VA Loan Requirements and Eligibility: Everything You Need to Know

When you’ve raised your right hand to defend your country, you’ve earned the privilege of some unique benefits, including the Veterans Assistance (VA) loan. But before you head out to find a mortgage lender, you need to take the time to make sure you meet all of the VA loan eligibility requirements. Your DD-214 might get you some of your veteran benefits, but there are specific VA loan qualifications that not every active or past service member meets.

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    VA loan requirements

    Once you’ve determined VA loan eligibility, you need to gather the necessary paperwork and requirements to apply for your loan. To get started, you will need to acquire a certificate of eligibility (COE) or a statement of service.

    This paperwork can be used to show any private mortgage lender that you meet the program’s eligibility criteria. For veterans, your DD-214 may show the same information, but you need to get a COE to satisfy the VA loan requirements. You can get this through the eBenefit web portal, by mail or through the VA’s Web LGY service. Your lender can walk you through the process.

    Active service members won’t have a DD-214, so you won’t be able to get a COE. Instead, you need to get a statement of service signed by your commander, personnel officer or readiness NCO. Here is a sample that you can use to format your statement. Different steps are in place to help surviving spouses get a COE.

    [Read: The Ultimate Tax Guide for Veterans]

    VA loan eligibility

    Most people know that the VA loan is only available to past service members and active military personnel, but it’s not quite that simple. The U.S. Department of Veterans Affairs has some specific VA home loan requirements that must be met before you can take advantage of your no-down payment and no-private mortgage insurance loan.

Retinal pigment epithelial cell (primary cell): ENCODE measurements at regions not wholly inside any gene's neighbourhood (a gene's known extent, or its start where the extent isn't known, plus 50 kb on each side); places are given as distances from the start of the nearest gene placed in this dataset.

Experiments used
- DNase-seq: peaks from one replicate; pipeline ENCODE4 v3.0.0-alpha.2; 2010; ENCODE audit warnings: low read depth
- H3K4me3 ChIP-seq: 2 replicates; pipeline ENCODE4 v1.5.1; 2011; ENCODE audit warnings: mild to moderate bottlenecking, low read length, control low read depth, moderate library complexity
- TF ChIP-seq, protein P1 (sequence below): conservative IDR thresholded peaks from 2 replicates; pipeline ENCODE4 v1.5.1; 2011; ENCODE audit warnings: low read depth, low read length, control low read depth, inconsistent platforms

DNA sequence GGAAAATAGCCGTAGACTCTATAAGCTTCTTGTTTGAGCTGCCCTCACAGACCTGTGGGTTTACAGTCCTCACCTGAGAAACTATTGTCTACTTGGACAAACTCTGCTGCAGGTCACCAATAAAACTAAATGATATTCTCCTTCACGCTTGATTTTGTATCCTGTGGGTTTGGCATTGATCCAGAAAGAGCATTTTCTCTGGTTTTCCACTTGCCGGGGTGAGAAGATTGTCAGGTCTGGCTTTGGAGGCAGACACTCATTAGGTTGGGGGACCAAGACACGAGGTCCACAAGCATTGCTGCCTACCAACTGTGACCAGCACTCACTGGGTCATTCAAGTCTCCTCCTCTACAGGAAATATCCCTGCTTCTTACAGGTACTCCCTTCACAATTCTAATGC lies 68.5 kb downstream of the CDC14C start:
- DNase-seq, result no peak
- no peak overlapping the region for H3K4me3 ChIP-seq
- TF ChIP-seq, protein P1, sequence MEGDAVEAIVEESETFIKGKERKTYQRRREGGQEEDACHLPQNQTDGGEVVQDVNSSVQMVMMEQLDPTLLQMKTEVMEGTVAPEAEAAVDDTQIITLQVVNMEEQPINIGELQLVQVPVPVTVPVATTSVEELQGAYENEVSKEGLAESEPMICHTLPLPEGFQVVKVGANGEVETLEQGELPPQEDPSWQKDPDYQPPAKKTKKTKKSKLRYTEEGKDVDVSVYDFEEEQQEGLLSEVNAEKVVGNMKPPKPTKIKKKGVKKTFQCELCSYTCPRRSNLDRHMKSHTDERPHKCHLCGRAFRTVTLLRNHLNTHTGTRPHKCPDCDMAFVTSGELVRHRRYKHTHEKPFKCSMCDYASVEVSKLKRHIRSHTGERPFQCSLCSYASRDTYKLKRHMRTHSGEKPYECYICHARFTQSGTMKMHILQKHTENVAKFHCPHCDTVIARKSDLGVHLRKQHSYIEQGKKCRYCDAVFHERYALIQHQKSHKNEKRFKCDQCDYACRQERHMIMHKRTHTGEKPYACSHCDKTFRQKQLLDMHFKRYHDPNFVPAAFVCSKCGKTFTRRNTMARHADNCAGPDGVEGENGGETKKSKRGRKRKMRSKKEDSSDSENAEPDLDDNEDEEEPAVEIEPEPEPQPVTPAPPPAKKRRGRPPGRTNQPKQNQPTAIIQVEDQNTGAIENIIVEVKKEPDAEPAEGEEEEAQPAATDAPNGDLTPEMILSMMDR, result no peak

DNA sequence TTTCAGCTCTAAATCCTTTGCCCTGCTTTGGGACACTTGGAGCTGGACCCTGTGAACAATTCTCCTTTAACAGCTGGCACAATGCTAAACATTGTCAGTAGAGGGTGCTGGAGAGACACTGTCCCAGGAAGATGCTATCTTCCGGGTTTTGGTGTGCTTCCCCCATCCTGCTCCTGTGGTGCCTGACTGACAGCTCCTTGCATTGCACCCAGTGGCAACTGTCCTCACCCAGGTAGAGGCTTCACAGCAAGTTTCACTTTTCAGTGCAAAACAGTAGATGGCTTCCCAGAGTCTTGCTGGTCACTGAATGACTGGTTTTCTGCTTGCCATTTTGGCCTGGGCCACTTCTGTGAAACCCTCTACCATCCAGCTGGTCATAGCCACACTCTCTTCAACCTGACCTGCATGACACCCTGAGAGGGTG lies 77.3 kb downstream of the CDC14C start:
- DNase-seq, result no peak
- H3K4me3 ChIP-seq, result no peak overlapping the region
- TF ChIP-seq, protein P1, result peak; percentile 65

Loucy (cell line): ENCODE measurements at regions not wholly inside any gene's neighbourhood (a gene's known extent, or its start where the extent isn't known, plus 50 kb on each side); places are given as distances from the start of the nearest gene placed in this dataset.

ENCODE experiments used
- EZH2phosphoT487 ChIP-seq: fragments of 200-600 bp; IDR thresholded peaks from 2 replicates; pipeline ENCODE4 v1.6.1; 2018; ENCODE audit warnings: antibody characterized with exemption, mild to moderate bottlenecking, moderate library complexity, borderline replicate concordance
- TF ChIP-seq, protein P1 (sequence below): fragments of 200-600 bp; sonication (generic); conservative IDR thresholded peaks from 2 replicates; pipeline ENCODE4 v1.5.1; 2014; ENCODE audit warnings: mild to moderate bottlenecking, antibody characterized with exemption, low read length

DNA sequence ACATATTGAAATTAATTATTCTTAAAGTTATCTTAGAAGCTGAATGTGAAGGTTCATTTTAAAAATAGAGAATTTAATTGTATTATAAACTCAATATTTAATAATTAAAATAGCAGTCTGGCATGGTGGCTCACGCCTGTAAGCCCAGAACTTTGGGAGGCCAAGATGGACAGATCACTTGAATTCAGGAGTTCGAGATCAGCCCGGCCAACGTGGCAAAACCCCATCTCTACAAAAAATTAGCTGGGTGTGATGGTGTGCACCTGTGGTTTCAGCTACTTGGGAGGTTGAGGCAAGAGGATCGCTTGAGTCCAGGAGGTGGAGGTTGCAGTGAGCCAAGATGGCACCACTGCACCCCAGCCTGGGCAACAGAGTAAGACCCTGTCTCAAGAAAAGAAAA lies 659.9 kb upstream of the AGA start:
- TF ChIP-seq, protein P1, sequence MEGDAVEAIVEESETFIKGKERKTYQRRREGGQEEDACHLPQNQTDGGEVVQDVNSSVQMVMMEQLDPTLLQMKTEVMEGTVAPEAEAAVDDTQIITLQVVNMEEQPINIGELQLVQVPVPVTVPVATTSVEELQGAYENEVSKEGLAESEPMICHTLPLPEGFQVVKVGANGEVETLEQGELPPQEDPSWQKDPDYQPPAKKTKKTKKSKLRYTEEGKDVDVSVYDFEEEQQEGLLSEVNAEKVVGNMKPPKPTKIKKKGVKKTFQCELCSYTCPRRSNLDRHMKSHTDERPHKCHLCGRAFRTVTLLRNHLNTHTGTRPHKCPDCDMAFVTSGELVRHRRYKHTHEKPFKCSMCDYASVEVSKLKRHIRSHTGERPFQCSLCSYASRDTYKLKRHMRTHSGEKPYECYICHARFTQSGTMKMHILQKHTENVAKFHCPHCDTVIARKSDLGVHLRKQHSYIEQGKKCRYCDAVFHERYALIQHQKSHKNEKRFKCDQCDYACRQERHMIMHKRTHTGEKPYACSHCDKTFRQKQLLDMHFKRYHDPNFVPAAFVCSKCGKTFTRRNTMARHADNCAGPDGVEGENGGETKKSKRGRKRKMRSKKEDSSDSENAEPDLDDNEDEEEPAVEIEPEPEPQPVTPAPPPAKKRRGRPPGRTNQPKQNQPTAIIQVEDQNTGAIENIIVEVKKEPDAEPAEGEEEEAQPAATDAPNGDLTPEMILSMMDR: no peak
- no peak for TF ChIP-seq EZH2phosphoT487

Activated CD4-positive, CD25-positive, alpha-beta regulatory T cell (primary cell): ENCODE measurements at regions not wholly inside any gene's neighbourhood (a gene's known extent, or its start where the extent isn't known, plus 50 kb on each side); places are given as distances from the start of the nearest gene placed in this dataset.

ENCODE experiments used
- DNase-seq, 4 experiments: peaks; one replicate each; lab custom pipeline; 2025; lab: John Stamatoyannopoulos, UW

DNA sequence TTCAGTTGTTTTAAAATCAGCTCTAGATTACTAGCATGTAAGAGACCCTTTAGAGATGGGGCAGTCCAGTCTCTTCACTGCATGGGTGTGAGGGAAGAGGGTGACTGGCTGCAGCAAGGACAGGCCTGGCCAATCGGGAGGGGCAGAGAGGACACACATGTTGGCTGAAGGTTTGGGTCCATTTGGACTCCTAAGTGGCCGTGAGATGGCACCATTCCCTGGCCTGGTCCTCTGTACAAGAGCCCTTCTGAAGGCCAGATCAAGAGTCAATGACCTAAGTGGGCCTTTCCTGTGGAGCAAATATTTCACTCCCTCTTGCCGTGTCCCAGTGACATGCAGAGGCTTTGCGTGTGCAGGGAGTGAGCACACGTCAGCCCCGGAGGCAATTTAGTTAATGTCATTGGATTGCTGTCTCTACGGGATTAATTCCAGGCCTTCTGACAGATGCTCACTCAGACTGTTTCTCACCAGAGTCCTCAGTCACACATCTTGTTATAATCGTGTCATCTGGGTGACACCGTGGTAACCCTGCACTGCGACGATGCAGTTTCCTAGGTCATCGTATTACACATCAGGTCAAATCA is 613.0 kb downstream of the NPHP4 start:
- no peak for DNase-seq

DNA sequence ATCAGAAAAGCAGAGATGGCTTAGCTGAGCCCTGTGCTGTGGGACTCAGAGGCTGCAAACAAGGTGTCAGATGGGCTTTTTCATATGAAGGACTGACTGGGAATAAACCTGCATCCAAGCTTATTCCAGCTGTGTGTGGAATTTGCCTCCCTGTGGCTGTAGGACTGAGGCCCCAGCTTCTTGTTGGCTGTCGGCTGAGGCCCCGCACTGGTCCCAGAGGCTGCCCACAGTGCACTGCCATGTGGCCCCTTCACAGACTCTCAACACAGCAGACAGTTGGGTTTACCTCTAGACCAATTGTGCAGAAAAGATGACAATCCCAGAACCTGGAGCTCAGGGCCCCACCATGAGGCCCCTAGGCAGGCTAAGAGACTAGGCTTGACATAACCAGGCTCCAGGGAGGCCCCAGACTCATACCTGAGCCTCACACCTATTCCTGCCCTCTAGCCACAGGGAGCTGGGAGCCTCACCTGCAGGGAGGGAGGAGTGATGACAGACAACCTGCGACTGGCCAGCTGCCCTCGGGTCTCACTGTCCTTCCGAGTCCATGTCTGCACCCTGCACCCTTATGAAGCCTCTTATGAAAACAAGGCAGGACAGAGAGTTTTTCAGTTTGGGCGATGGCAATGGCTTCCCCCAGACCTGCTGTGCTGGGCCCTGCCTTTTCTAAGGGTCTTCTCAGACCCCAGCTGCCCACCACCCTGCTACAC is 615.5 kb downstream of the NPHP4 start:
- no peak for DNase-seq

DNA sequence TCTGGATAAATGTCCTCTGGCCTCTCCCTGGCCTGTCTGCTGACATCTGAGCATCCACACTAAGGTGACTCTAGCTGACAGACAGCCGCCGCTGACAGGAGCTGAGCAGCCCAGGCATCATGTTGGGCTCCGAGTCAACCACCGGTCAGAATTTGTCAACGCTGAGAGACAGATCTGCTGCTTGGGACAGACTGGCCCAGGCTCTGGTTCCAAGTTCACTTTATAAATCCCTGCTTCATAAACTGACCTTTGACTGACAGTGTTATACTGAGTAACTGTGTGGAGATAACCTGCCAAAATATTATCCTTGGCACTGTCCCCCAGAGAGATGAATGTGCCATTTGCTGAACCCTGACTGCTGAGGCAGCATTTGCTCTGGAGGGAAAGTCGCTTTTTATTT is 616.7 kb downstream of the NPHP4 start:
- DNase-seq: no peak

In general, active-duty military will have access to the VA loan after 90 days of continuous service. Veteran VA home loan eligibility will depend on when you served and the length and level of your service commitment. For National Guard and Reserves, you must have served at least 90 days of continuous active duty service (not counting time in TRADOC, must be Title 10). Additionally, you will become eligible after finishing six years of service.

    If you have been discharged from the military before meeting the service requirements, you may still be eligible, based on the nature of your discharge. People in this category should consult the VA, as the eligibility status will be on a case by case basis.

    How to apply for a VA loan

    The process for getting a VA loan is quite similar to getting any other type of loan with a few exceptions. Most VA loans come through private lenders set up to participate in the VA loan program.

    1. Get your COE or statement of service. You will need to acquire this documentation to show that you are eligible for a VA loan. A lender may be able to help you through the process if you are unable to complete it on your own.